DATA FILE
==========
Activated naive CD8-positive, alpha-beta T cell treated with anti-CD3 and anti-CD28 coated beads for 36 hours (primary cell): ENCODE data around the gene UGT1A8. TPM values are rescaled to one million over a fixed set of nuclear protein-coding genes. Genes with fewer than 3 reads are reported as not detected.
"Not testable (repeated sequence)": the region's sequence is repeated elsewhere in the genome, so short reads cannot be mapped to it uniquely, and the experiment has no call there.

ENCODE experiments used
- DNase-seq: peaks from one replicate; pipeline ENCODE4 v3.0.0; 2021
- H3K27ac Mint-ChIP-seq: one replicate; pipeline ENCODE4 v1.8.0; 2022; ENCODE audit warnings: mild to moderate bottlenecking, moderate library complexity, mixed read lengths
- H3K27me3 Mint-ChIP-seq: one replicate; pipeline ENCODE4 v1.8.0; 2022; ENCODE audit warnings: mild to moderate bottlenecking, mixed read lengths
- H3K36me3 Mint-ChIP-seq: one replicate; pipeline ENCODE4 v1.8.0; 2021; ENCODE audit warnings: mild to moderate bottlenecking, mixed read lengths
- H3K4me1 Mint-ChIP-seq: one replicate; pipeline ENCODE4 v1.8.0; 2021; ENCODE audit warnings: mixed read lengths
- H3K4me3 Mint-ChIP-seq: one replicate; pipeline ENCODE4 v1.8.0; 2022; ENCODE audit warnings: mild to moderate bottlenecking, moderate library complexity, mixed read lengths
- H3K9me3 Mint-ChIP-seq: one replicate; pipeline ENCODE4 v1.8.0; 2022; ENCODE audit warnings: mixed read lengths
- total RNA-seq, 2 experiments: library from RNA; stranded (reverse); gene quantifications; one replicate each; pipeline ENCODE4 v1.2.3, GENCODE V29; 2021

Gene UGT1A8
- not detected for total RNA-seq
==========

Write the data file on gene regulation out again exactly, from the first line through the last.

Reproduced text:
Activated naive CD8-positive, alpha-beta T cell treated with anti-CD3 and anti-CD28 coated beads for 36 hours (primary cell): ENCODE data around the gene UGT1A8. TPM values are rescaled to one million over a fixed set of nuclear protein-coding genes. Genes with fewer than 3 reads are reported as not detected.
"Not testable (repeated sequence)": the region's sequence is repeated elsewhere in the genome, so short reads cannot be mapped to it uniquely, and the experiment has no call there.

ENCODE experiments used
- DNase-seq: peaks from one replicate; pipeline ENCODE4 v3.0.0; 2021
- H3K27ac Mint-ChIP-seq: one replicate; pipeline ENCODE4 v1.8.0; 2022; ENCODE audit warnings: mild to moderate bottlenecking, moderate library complexity, mixed read lengths
- H3K27me3 Mint-ChIP-seq: one replicate; pipeline ENCODE4 v1.8.0; 2022; ENCODE audit warnings: mild to moderate bottlenecking, mixed read lengths
- H3K36me3 Mint-ChIP-seq: one replicate; pipeline ENCODE4 v1.8.0; 2021; ENCODE audit warnings: mild to moderate bottlenecking, mixed read lengths
- H3K4me1 Mint-ChIP-seq: one replicate; pipeline ENCODE4 v1.8.0; 2021; ENCODE audit warnings: mixed read lengths
- H3K4me3 Mint-ChIP-seq: one replicate; pipeline ENCODE4 v1.8.0; 2022; ENCODE audit warnings: mild to moderate bottlenecking, moderate library complexity, mixed read lengths
- H3K9me3 Mint-ChIP-seq: one replicate; pipeline ENCODE4 v1.8.0; 2022; ENCODE audit warnings: mixed read lengths
- total RNA-seq, 2 experiments: library from RNA; stranded (reverse); gene quantifications; one replicate each; pipeline ENCODE4 v1.2.3, GENCODE V29; 2021

Gene UGT1A8
- not detected for total RNA-seq